While American nuclear submarine production today only reaches 1.3 new Virginia-class nuclear attack submarines each year, it will have to produce 2 Virginia-class SSNs by 2028. Virginia and one Columbia-class SSBN per year, and even 2.3 Virginias from 2030, to absorb deliveries to Australia.
The American military naval industry will have to, in the next 5 years, multiply their production of nuclear submarines by 2.5, which will generate a transformation as radical as after the attack on Pearl Harbor, this time raising the Chinese challenge.
Long the victim of a technologist bias linked to the perception of a drop in naval tensions in the world, the US Navy is now engaged in a very important effort to modernize its fleet, to meet the challenge posed by the Chinese Navy and the naval industry of the Middle Kingdom.
Indeed, if the US Navy remains today the most imposing naval force in terms of its tonnage and the power of its ships, the Beijing Navy is growing and modernizing, in number as well as in tonnage and operational capabilities, much more quickly than the American Navy fails to modernize.
SeaWolf, Zumwalt, LCS: these programs which scuttled the modernization of the US Navy for 25 years
It must be said that between the failures of the SSN Sea Wolf, DDG Zumwalt and LCS Independence and Freedom programs, it experienced significant losses of potential with, for example, the withdrawal of the OH Perry class anti-submarine frigates. compensated by LCS lacking performance, and volume losses.
On the other hand, these programs turned out to be immense sinks without budgetary funds, having each cost more than $20 billion, the equivalent of 5 Virginia-class submarines, 7 Arleigh Burke destroyers, 15 Constellation class frigates, and even almost two Ford class aircraft carriers, while they only produced three submarines, three destroyers and around thirty almost useless LCSs.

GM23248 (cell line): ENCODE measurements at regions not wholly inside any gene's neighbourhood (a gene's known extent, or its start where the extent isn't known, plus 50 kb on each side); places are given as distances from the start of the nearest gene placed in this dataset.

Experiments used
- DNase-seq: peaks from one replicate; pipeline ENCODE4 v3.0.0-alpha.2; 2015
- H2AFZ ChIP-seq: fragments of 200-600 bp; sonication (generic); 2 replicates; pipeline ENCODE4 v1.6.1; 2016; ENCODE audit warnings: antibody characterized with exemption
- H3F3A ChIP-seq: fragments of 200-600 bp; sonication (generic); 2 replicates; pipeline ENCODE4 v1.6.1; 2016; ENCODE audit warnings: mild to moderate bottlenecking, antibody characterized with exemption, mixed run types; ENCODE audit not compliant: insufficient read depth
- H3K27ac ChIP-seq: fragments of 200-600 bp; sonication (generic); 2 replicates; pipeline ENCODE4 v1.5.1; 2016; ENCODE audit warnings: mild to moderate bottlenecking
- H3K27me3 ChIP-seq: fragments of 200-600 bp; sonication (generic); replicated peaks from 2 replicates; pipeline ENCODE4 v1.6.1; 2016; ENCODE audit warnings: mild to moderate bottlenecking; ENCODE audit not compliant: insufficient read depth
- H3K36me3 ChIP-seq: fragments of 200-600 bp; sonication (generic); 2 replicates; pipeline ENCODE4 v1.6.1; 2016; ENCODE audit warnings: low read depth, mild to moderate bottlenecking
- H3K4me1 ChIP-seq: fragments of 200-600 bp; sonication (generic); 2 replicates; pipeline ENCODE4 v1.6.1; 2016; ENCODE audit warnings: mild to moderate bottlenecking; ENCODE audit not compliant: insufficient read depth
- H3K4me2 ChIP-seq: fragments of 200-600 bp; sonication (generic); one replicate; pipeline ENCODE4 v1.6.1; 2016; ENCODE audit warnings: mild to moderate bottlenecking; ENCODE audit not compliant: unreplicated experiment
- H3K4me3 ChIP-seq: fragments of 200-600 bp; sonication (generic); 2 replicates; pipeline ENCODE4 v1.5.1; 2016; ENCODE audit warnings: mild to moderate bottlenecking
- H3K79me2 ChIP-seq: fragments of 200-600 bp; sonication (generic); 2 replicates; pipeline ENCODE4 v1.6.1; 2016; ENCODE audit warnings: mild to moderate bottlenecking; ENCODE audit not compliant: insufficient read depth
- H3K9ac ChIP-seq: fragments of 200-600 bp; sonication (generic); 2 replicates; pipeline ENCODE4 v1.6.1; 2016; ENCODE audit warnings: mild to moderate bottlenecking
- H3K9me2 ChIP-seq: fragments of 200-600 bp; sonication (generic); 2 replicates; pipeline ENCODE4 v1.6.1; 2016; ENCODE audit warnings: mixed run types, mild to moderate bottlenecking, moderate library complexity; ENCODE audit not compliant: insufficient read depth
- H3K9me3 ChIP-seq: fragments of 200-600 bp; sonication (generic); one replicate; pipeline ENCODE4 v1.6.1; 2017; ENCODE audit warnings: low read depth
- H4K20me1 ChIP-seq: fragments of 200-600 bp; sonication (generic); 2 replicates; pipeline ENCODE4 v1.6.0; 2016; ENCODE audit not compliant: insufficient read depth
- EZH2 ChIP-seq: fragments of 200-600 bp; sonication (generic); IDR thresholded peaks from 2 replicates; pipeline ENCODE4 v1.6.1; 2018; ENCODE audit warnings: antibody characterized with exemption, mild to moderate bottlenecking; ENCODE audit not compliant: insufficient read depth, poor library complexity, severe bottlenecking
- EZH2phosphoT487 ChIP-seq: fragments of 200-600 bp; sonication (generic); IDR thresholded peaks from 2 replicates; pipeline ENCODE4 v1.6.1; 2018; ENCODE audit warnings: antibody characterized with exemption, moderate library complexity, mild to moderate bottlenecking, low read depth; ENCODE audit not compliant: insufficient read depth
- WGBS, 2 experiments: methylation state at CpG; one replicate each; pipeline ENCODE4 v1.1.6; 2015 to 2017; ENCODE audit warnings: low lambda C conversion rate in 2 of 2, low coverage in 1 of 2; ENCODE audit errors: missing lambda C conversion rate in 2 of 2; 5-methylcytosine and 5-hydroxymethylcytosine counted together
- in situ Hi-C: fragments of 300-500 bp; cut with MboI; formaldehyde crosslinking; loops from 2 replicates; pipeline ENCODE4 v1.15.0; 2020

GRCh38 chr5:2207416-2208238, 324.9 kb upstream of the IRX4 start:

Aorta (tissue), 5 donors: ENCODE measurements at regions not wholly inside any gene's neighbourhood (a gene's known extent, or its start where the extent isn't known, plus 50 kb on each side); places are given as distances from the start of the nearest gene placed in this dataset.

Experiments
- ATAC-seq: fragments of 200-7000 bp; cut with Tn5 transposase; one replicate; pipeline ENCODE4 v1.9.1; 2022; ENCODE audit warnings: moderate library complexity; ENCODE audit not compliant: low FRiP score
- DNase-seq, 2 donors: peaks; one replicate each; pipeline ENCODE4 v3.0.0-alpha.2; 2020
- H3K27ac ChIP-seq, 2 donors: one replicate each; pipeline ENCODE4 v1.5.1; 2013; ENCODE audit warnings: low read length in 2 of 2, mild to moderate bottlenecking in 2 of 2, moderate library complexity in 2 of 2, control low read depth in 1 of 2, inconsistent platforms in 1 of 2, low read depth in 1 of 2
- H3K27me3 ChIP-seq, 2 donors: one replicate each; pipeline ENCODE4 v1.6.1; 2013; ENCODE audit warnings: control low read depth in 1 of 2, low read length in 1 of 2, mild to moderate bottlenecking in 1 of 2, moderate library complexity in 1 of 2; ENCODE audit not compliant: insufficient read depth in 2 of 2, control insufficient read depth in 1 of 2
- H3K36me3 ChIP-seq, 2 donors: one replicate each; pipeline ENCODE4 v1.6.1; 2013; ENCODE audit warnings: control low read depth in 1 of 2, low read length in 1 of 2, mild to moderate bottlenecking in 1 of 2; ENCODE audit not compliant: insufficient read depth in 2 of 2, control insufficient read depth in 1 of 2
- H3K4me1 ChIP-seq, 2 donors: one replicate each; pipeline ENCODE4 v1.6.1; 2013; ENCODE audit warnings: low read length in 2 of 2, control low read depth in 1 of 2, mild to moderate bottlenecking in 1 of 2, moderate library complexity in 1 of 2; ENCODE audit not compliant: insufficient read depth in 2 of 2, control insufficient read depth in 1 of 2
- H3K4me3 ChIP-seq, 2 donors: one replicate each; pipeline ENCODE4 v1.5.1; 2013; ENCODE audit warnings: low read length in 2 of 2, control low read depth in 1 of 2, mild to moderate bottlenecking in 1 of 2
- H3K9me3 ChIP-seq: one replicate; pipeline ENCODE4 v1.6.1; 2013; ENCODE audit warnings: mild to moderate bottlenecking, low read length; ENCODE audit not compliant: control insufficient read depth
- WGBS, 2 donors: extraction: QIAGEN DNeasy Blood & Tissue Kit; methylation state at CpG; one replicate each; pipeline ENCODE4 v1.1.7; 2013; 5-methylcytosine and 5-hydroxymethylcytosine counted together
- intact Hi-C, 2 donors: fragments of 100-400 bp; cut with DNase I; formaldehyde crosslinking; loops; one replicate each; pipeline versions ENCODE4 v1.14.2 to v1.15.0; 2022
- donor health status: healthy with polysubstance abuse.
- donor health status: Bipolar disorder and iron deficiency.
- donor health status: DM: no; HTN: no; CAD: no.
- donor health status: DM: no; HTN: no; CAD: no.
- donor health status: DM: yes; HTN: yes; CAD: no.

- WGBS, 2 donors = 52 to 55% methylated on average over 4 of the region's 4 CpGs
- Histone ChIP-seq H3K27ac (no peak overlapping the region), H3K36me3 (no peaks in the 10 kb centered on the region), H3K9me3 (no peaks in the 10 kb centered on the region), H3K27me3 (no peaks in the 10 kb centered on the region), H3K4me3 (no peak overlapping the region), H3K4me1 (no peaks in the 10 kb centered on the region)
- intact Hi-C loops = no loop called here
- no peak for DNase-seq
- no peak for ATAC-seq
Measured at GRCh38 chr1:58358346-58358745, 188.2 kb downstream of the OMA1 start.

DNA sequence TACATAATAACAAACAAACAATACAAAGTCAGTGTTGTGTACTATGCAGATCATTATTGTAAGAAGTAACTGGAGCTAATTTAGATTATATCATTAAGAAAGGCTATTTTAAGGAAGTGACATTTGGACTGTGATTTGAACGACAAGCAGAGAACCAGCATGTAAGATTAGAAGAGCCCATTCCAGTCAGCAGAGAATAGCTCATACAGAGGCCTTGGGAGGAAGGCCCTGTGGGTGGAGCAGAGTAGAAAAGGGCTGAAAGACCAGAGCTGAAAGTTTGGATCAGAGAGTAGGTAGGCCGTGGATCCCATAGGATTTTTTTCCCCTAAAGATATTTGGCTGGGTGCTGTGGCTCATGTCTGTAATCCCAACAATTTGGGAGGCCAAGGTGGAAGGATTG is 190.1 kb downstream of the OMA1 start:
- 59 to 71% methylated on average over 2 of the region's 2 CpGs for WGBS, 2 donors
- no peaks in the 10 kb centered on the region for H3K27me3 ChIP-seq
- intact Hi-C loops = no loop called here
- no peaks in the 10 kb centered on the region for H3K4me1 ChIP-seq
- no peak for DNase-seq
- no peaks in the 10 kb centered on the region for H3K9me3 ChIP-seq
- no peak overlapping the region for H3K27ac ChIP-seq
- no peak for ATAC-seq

In fact, today, the US Navy must simultaneously absorb the consequences of these failures, renew its fleet, and increase it, to hold the line against a Chinese Navy which welcomes around ten destroyers and frigates each year, as well as only one to two large amphibious or naval vessels, and two to three new submarines, it is true that they are still mainly conventionally powered.
If, in recent years, the Pentagon has obtained from the executive and Congress the necessary funds for this effort which will probably have nothing to envy of that undertaken in the 1980s with the Lehman plan, named after the Secretary of the Navy by Ronald Reagan, John Lehman who, in 1982, launched an initiative to bring the US Navy to 600 ships to respond to the modernization of the Soviet fleet initiated by Admiral Gorshkov in the 1970s.
Nuclear submarine production for the US Navy must increase by 150% in 5 years
To meet this challenge, the Pentagon intends to considerably increase American military naval industrial production, going from the delivery of an Arleigh Burke-class destroyer and 2 LCS per year, to that of more than two Burke destroyers and a Constellation -class frigate, ships that are much more efficient and better armed than the LCS, production of which will soon cease.
The most important effort will focus on the production of American nuclear submarines. Indeed, today, the US Navy receives, on average, 1.3 new Virginia-class SSN nuclear attack submarines each year, a production not even sufficient to replace the retirement of the Los Angeles-class SSNs still in service. .
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